While Microsoft was inking its deal with Facebook, Google co-founder and President of technology was facing 300 analysts and press at the Google Analyst Day. He was asked a question if Google's lack of a leading social network was an issue.
He said nothing about the Facebook/Microsoft deal, but talked up Google's own social network, Orkut, which is strong and Brazil and India, and said, "We don't need to own everything to be successful on the Internet." He pointed to Google's MySpace relationship (selling ads) and partnerships with 20 other social networks.
That said, having a social layer on top of Google's growing number of applications and services, and allowing developers to tap into the social graph, seems rather essential in the long run. In fact, on November 5 Google plans to open up the Orkut and iGoogle APIs to developers as a first step toward socializing the Google Web.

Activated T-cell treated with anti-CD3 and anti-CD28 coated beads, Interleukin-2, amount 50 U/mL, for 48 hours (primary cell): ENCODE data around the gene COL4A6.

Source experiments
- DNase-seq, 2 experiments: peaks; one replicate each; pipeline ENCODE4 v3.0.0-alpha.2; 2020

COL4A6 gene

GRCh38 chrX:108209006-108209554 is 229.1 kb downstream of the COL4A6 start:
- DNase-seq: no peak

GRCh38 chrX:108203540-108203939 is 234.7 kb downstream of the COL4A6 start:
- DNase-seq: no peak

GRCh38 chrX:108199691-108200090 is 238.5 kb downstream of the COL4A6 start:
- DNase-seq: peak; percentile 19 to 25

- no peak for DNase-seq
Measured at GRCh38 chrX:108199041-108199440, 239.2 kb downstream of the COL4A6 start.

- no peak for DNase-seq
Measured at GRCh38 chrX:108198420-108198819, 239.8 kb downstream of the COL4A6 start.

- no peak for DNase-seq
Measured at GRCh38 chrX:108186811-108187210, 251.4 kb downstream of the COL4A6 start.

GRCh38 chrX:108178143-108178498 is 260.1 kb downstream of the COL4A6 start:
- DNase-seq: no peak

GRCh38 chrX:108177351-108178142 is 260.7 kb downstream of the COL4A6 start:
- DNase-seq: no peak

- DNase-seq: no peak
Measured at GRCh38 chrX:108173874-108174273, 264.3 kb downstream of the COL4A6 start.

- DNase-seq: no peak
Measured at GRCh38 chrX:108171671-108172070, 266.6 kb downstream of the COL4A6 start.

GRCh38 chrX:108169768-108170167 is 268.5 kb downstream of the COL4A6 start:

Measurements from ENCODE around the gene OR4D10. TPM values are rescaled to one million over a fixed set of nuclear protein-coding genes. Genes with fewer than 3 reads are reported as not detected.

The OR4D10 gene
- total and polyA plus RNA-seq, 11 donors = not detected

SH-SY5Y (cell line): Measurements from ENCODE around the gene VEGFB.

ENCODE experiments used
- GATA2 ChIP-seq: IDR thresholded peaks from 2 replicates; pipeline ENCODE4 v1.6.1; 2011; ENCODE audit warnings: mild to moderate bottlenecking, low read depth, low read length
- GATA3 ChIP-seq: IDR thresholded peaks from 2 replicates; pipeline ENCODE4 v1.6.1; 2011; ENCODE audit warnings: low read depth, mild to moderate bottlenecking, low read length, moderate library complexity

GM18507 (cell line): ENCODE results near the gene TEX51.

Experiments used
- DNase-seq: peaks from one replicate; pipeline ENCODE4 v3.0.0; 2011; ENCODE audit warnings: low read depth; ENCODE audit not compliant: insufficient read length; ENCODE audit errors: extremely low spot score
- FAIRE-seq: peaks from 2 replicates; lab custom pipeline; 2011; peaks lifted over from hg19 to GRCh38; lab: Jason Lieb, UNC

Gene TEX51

It will be interesting to see how Facebook uses its new $240 million warchest and what role Microsoft will play, and how fast Google moves to wire not just sharing, but social features, throughout its platform.